The authors declare no conflict of interest.
Wheeler DA, Srinivasan M, Egholm M,et al. The complete genome of an individual by massively parallel DNA sequencing. Nature 2008;452: 872–876.
Kohane IS, Masys DR, Altman RB . The incidentalome: a threat to genomic medicine. JAMA 2006;296:212–215.
Beutler E, Felitti VJ, Koziol JA, Ho NJ, Gelbart T . Penetrance of 845G–> A (C282Y) HFE hereditary haemochromatosis mutation in the USA. Lancet 2002;359:211–218.
Beutler E . Carrier screening for Gaucher disease: more harm than good? JAMA 2007;298:1329–1331.
Ng PC, Murray SS, Levy S, Venter JC . An agenda for personalized medicine. Nature 2009;461:724–726.
Wolf SM, Lawrenz FP, Nelson CA,et al. Managing incidental findings in human subjects research: analysis and recommendations. J Law Med Ethics. 2008;36(2):219–248, 211.
Drmanac R, Sparks AB, Callow MJ,et al. Human genome sequencing using unchained base reads on self-assembling DNA nanoarrays. Science 2010;327:78–81.
Sherry ST, Ward MH, Kholodov M,et al. dbSNP: the NCBI database of genetic variation. Nucleic Acids Res 2001;29:308–311.
The 1000 Genomes Project Consortium. A map of human genome variation from population-scale sequencing. Nature 2010;467(7319): 1061–1073.
Li Y, Vinckenbosch N, Tian G,et al. Resequencing of 200 human exomes identifies an excess of low-frequency non-synonymous coding variants. Nat Genet 2010;42:969–972.
Danecek P, Auton A, Abecasis G,et al.; 1000 Genomes Project Analysis Group. The variant call format and VCFtools. Bioinformatics 2011;27:2156–2158.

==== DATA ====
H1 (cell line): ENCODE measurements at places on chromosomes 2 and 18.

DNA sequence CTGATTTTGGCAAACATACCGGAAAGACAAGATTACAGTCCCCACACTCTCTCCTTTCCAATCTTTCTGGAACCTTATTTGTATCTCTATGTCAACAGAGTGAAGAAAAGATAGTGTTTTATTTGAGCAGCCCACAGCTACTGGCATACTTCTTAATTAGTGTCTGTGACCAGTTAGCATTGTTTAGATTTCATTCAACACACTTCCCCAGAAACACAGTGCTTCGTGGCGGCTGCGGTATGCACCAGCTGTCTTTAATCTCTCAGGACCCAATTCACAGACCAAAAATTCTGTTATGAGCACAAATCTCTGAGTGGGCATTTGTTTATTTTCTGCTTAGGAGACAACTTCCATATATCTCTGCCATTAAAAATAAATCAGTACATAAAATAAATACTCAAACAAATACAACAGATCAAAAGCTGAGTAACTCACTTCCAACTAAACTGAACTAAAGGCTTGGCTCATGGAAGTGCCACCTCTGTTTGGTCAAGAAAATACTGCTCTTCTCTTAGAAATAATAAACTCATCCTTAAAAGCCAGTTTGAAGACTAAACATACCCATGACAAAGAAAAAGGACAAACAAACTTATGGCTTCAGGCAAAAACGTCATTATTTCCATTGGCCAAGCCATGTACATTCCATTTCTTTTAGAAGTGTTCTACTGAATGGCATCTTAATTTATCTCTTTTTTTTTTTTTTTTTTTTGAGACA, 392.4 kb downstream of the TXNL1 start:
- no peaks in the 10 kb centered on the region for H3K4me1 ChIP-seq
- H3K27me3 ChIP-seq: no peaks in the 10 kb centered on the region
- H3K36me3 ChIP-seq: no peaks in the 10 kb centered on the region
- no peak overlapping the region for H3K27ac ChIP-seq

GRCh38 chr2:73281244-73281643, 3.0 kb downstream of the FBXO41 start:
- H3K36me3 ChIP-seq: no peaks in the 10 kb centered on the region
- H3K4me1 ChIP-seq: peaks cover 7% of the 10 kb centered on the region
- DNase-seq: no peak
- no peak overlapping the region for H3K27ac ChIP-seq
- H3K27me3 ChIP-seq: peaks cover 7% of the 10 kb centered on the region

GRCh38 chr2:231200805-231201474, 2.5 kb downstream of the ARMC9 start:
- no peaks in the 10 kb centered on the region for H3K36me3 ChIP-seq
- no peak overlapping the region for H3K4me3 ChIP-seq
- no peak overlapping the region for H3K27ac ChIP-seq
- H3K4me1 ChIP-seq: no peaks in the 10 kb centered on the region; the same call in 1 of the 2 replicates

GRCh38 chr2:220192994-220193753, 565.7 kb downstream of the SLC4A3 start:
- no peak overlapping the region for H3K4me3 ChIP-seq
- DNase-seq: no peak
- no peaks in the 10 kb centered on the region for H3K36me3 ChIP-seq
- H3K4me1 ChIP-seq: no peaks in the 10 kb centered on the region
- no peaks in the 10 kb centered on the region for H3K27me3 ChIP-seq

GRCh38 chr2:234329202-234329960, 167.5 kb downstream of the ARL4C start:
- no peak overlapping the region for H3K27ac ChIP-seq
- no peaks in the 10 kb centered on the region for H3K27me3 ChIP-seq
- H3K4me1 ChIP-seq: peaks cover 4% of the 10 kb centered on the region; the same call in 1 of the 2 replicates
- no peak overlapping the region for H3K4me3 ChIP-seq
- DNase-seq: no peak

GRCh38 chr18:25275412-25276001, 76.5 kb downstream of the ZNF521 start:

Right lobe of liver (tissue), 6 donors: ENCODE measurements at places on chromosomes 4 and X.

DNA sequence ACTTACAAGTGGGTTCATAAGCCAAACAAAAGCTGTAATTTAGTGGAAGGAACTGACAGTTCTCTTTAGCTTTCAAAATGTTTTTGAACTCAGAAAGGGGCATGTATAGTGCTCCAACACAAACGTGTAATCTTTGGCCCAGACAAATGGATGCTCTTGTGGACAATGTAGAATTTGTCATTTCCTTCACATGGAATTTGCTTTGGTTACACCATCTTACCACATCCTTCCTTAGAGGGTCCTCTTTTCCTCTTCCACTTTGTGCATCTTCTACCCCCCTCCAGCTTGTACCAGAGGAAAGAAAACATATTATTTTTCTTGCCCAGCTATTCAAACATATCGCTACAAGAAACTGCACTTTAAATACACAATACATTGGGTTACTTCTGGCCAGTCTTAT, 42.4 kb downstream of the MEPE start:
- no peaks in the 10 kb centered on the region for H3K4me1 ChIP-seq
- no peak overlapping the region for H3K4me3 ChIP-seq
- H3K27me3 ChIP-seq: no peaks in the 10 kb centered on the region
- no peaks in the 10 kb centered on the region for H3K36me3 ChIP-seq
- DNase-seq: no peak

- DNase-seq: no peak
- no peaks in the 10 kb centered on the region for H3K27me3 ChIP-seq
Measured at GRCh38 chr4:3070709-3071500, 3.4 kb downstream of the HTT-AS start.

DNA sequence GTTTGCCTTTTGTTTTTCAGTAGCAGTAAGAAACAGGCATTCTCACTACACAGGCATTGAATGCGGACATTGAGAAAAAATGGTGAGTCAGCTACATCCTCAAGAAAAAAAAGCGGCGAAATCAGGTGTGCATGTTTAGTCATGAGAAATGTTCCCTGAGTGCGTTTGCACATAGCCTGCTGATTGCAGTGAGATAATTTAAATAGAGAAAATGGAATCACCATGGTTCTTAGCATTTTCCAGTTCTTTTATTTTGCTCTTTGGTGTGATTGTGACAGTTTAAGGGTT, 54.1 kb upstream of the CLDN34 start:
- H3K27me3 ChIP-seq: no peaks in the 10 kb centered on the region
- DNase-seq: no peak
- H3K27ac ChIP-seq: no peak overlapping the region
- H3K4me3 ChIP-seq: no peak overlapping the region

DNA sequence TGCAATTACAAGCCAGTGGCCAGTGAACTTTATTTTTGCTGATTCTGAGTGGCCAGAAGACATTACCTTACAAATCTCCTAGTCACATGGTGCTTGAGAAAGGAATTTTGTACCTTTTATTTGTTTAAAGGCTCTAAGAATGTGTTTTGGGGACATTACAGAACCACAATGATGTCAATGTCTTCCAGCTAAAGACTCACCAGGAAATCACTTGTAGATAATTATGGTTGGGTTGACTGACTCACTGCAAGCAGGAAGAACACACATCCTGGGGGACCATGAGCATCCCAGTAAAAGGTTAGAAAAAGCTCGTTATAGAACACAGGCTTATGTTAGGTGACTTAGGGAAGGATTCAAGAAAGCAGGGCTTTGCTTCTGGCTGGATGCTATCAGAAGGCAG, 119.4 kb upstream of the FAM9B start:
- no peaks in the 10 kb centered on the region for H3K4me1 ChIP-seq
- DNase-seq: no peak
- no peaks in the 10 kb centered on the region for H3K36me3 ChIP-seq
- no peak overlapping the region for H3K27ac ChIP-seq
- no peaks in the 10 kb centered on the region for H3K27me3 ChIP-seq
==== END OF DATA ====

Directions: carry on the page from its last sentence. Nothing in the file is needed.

Cirulli ET, Goldstein DB . Uncovering the roles of rare variants in common disease through whole-genome sequencing. Nat Rev Genet 2010;11: 415–425.
Liu X, Jian X, Boerwinkle E . dbNSFP: a lightweight database of human nonsynonymous SNPs and their functional predictions. Hum Mutat 2011;32:894–899.
Kumar P, Henikoff S, Ng PC . Predicting the effects of coding non-synonymous variants on protein function using the SIFT algorithm. Nat Protoc 2009;4:1073–1081.
Adzhubei IA, Schmidt S, Peshkin L,et al. A method and server for predicting damaging missense mutations. Nat Methods 2010;7:248–249.
González-Pérez A, López-Bigas N . Improving the assessment of the outcome of nonsynonymous SNVs with a consensus deleteriousness score, Condel. Am J Hum Genet 2011;88:440–449.
Cooper GM, Stone EA, Asimenos G, Green ED, Batzoglou S, Sidow A; NISC Comparative Sequencing Program. Distribution and intensity of constraint in mammalian genomic sequence. Genome Res 2005;15:901–913.